The pure white vessel, named KEFALLINIA, was laid down for Strintzis Lines in 1965 being the company’s first new built. She was one of the many ships constructed in the broader zone of Perama, an area with significant shipbuilding activity from the early 60s till the mid 80s. During that time the Perama zone was – in today’s terms – a huge hub of start uppers. The vessels built there facilitated a great variety of domestic routes while dozens of the successful open type of ferry boats have been built by shipbuilders of the Perama.
The later in blue livery KEFALLINIA was a fit for purpose vessel. Her size (L: 82m, B: 11,1m), her capacity (600 passengers, 70 vehicles) and her speed (15 knots) despite limited compared to a contemporary vessels’, proved ideal for the routes she served. In the very beginning of her career she was connecting the city of Patras and the Ionian island of Cephalonia and until the mid 90s she was mainly active in the Ionian and the Adriatic Sea. In 1993 she was sold to Katopoliani N.E., renamed EXPRESS PAROS, and for the next five years she has been employed in the intercycladic connection. Sold to Tanzania in 1999 – since according to the Greek law by the time ferries should be retired at the age of 35 – her career as ZAHARA in Africa was short. In 2001 she was laid up in Dar – Es – Salaam. She has been spotted abandoned and aground in a poor state and, according to some sources, she must have been scrapped sometime in the mid 00s.
The passengers of the photos definitely sail on the KEFALLINIA. Many of her structural and secondary elements are depicted clearly on the pictures, as the characteristic and purely mid century style oval bridge, the wooden decks and the wooden benches and the windows of the main saloon located forward. The passengers enjoy their journey in the bow of the KEFALLINIA among the maneuvering machinery, an area strictly forbidden today. It was easy for the passenger to reach that point, the only thing he/she had to do was to walk through the side corridors. In a way, the small KEFALLINIA had her own, very special, promenade deck.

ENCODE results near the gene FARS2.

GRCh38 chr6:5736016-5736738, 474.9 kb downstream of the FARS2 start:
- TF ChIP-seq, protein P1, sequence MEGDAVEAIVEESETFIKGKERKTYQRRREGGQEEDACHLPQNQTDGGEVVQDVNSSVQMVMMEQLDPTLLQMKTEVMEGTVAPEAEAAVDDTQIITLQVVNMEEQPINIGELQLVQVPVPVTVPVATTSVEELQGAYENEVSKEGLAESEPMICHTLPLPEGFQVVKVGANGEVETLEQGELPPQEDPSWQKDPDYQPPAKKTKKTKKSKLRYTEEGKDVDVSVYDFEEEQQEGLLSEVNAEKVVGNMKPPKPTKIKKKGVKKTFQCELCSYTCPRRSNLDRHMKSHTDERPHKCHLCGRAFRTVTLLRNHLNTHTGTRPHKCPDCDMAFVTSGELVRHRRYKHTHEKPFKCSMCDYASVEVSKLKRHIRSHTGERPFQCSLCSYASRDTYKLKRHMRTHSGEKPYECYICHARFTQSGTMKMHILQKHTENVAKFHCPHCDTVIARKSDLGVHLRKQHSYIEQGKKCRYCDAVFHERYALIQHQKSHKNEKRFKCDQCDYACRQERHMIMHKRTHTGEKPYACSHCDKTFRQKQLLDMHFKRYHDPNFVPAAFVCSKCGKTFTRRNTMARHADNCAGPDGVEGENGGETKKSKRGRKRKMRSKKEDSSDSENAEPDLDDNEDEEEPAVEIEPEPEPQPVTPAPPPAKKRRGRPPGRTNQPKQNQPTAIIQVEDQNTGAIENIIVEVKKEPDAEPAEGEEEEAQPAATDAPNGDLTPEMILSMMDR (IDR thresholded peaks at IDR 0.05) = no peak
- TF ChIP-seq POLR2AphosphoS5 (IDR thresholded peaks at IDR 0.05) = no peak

Paradoxically, even by the end of her career in the Mediterranean, the bow of the vessel was still approachable. Taking into account this information we can be sure that the vessel was probably one of the very last in the Greek waters where the passenger could around walk her superstructure reaching the edge of the bow.
Despite the fact that the identity of the mystery vessel has been reviled the lighthouse of the picture remains unidentified. Capturing the imagination of the travelers, the lighthouses are faithful companion during navigation and a symbol the maritime journey itself. It’s probably the 1899 built lighthouse Oxia located on the Oxia Island of the Patras bay but we are not entirely sure. Can someone verify our hypothesis?